So I finally got to start this lovely lace. And the reasons I am savoring it on multiple levels are:
- a lovely and clear pattern with a little different construction than I have knit before (I always enjoy trying something a little different);
- an end product that I know will be gorgeous!;
- and a yarn which is a pleasure to knit with.
So here are my small step beginnings to this lace journey:
Yes, I know, it doesn’t look like much! It did take a bit of time, though, really! I love the faggoting. (That’s the openwork in front, for non-knitters, not a pejorative term.)
The yarn is from the Unique Sheep, her Eos yarn (50% merino/50% tussah silk laceweight), a true laceweight. I have a lot of laceweight yarns, but I wanted one with almost no variegation; one that wasn’t too fine (I have some ultrafine cobwebweights) since Wendy mostly wants this test-knit for size purposes, as well as checking the pattern (but a test-knitter who was faster off the starting blocks than I seems to be doing that very ably!); but also I wanted a lovely yarn that was enjoyable to knit and would show off the pattern nicely.
And this yarn is lovely. Subtle sheen, less than it looks in the Eos link (that looks like a flash photo), easy to handle. I think perhaps I could wind it on the ball winder (I did not yet hand-wind all 1260 yards or I would not have been able to get any knitting done Thursday).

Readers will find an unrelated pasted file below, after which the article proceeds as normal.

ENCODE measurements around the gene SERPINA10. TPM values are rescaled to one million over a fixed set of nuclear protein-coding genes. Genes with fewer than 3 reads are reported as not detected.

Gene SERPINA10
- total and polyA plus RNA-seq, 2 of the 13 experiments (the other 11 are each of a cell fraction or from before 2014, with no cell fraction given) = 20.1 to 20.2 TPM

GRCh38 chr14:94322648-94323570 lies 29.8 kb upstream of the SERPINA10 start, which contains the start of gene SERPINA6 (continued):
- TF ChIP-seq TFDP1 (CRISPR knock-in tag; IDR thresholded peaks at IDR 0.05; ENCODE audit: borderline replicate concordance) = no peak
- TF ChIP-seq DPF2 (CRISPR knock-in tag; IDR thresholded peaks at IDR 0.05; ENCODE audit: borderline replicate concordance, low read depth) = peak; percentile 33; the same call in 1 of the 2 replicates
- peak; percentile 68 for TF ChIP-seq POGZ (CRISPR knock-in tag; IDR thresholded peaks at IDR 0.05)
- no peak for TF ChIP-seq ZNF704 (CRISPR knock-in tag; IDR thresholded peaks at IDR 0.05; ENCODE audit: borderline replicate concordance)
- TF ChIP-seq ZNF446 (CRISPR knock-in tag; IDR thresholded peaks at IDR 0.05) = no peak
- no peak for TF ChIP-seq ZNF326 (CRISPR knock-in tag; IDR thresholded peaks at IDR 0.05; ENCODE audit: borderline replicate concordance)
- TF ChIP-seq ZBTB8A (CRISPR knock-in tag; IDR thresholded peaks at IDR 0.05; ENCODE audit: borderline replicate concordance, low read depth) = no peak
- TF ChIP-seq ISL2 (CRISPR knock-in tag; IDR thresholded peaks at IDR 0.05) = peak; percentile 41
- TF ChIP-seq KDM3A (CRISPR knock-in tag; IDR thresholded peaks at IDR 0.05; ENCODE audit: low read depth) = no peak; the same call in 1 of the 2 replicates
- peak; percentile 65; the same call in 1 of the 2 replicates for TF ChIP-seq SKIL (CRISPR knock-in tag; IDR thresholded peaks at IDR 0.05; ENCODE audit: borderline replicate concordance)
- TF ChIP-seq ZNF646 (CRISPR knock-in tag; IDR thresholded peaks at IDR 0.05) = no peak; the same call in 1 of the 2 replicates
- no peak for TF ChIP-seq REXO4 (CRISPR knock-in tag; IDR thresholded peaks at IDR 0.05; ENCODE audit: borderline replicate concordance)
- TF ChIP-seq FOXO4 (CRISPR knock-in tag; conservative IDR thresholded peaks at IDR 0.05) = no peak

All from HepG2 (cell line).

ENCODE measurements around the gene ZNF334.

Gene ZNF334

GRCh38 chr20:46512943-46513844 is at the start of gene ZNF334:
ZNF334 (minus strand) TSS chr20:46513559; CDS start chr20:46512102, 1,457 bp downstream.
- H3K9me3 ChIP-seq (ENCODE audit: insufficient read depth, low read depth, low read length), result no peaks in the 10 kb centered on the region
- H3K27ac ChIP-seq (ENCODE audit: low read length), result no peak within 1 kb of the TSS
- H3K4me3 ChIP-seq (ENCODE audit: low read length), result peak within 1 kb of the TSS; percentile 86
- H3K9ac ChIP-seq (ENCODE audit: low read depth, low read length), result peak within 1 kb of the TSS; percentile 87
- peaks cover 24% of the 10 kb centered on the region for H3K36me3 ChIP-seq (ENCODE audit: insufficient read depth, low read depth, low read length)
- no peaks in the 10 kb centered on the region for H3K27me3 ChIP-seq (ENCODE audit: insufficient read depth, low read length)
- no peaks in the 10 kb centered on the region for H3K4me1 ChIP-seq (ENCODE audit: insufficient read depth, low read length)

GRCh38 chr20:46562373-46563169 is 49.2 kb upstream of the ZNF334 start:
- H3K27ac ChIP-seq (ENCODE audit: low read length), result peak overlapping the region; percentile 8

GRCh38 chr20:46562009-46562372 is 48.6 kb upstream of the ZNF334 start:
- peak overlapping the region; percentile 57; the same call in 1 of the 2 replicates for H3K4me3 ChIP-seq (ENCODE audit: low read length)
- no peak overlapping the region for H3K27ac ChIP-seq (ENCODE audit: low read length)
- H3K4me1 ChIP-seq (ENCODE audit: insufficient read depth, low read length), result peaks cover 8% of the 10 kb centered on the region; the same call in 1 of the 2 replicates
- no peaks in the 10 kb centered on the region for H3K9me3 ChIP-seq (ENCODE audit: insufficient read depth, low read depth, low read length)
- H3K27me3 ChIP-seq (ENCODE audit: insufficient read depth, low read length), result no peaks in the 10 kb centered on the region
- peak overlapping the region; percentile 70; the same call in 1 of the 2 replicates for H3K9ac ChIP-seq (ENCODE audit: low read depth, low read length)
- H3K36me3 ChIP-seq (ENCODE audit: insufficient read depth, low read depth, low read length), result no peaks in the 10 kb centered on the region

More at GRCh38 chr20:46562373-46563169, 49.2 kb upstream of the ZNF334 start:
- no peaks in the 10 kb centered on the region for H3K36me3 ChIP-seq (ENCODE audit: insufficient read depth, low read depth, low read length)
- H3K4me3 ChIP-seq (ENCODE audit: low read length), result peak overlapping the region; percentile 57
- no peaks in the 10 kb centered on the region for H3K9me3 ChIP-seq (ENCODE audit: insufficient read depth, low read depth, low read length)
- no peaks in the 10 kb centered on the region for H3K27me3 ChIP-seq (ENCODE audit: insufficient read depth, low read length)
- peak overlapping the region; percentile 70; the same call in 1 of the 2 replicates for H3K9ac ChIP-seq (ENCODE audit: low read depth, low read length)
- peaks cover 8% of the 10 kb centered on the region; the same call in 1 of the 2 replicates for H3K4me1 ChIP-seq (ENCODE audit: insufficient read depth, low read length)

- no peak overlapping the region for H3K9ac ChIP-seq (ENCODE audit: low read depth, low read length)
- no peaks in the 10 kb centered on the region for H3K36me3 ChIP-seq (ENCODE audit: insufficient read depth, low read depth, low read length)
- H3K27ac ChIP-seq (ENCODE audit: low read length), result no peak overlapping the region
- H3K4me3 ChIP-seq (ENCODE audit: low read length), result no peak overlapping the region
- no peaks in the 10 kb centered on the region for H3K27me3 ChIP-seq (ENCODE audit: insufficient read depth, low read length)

This colorway is called Sangria, and it surprised me when it came. On the Unique Sheep website, the general Sangria color is darker, as Sangría indeed is. So when the yarn came and was, um, pink, I was taken aback slightly, but having done some dyeing at that point, chalked it up to the nature of hand-dyeing, as well as different yarns taking dye differently (or maybe the Sangría was made with White Zin!). And it was gorgeous yarn; I was just expecting a little more in the blood red color range, which is what sangria means. But when I looked back at the website, duh, my bad: here is the Sangria colorway shown for Eos, pretty much exactly what I received. It would have been fine even if not. Anyway, this was undesignated (for any specific project) lovely true laceweight in a very springy color, subtly tone-on-tone, light enough to show the pattern well — perfect, I thought for this pattern.
So this will go along with me on my upcoming trip, and I expect/hope/plan to finish it, as I will have lots of solo travel (read: knitting!) time. (Note to self: bring blocking pins in suitcase just in case it works out to block while gone. I can’t bring the blocking mats, but maybe it’ll dry in the 18 hours I’m not sleeping on my bed….) I have no clue what clothes I’m bringing, but I have my knitting projects all planned out! You all understand, right?
Here’s another shot, just because.